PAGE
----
Data integration is an important aspect of heath data management. However, it’s often overlooked as a core health care I.T. strategy. This is largely due to the fact that we’re used to dealing with data integration as tactical one-off projects, using whatever mechanisms work to solve the problem. 

Many providers have a bit of a mess on their hands when it comes to extracting and externalizing key information. There is no common integration approach or technology, and there is also no or little semantic understanding of the data, not to mention ownership, security, or governance. 

I’ve felt strongly about this for years.  Indeed, I’ve written three books on application and data integration, including “Enterprise Application Integration,” back in the 1990s. The idea is to put some more architectural thinking around how we manage data movement in and between systems, data stores, and humans. 

In the world of health care I.T., there is a focus on portals. These portals are built to meet meaningful use selections 170.304(h) and 170.306(d) provide patients with the ability to access clinical summaries, as well as health information. If the portals are well built, they facilitate communications with patients and doctors using a common set of data, and they put the data into a more understandable context for the doctor. 

I hit upon the basics of patient and physician portal development a few months ago in this post titled “Physician Portal Development, from the Data Up to the Human” and this post titled “Leveraging Public Clouds for Patient Portal Development.”

Moreover, the use of these portals increases the amount of meaningful data that’s available within the portals. This includes leveraging analytics built around local and remote big data systems that provide the ability to validate diagnostics and treatments against massive amounts of historical treatment and outcome data. 

This all leads to patients and physicians, if done correctly, working with near perfect information.  However, it’s a long road from where we are now. Perhaps it’s time we got started. 

Step 1:  Understand the Data.

The first step in this process is to gain an understanding of most of the managed data that’s relevant to use within the portals. Typically this is a mix of both structured and unstructured data, as well as data that’s locked-in proprietary clinical systems or other packaged systems you may have that drive much of your automation. All have varying degrees of security and governance layers upon the information, which must be understood as well. 

Items that should be understood include semantics, structure, source, owners, dependencies, etc.  The output from this step can vary, but a metadata list is typically included.

Step 2:  Logically Group the Data.

Once the data is understood it’s a good practice to group the data logically, typically around entities such as patient, treatment, research, diagnostics, etc. This is not a physical grouping, thus you may have a single group that spans many source systems and data stores.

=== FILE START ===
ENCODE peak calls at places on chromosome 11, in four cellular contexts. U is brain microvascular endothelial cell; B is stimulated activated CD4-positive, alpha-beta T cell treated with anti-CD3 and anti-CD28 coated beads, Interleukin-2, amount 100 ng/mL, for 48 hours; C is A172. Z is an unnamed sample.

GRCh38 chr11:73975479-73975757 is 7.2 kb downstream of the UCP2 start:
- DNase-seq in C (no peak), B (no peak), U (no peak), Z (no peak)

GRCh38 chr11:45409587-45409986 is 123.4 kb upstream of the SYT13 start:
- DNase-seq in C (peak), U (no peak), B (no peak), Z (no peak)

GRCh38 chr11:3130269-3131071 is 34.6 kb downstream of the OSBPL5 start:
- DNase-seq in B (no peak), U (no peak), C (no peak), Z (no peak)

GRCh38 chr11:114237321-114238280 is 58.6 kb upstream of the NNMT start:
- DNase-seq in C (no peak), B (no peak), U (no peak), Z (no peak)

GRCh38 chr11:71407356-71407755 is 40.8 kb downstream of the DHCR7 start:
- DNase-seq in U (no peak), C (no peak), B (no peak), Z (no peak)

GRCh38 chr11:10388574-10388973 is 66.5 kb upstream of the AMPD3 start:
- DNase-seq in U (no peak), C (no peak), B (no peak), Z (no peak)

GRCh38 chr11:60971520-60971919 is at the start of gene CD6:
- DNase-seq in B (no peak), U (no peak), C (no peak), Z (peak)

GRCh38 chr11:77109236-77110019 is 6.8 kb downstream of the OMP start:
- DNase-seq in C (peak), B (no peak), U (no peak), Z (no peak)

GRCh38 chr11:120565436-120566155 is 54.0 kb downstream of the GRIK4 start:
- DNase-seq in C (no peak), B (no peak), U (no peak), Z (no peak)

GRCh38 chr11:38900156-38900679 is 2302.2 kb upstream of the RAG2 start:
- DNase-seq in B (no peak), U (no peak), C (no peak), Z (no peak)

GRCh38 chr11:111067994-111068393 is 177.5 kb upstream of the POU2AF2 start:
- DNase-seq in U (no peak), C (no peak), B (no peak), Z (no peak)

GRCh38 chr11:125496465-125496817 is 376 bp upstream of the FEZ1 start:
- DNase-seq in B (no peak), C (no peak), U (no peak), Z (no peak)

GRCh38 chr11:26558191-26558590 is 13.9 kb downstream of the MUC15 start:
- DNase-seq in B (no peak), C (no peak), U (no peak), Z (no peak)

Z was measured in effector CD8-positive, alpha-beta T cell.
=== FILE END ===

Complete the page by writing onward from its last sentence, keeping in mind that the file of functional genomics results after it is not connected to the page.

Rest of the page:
We’re going to use this logical grouping to better define the data around use and purpose.  This will make security and governance easier to establish. 

Step 3: Define Interfaces and Access Approaches.

In this step we define paths to data access, or, the interfaces we must leverage to consume the data, or even write back to the data. In the world of integration, these interfaces can vary from very well-defined APIs or services, to very primitive mechanisms.

In this step we define how we will approach the data interface, or the method of consumption. We’re also going to define the interface mechanisms, including the underlying technology we plan to leverage. 

Step 4:  Define the Analytics Services. 

Once we have an understanding of what the data is, where it is, how to access it, and even logical grouping of the data, we can now define the analytics which are typically externalized as analytics services. For the purposes of portals, these are complex abstractions of the data around core health care analytics, including predictive analytics that leverages most, sometimes all, of the data identified in steps 1, 2, and 3.

These are typically analytics services (usually Web services) that front-end heavy analytical processes. For instance, the ability to determine the heart attack risk for patients based upon their own data as analyzed against historical diagnostics and outcomes data. Moreover, the capacity to produce research in terms of ways to alter the risks, including the ability for the portal to monitor and manage exercise and nutrition regimens. Perhaps even gather data from telemetry devices, such as heart rate and calorie consumption monitors. 

As you may have guessed, a great deal of thinking should occur around this step. In large part, the analytics placed around the data determine the value of the information externalized to either patients or physicians. 

Next month we’ll continue on to the remaining steps.

David Linthicum is an SVP with Cloud Technology Partners, a cloud computing consulting and advisory firm. David’s latest book is "Cloud Computing and SOA Convergence in Your Enterprise, a Step-by-Step Approach." His Web site is www.davidlinthicum.com/ 

 

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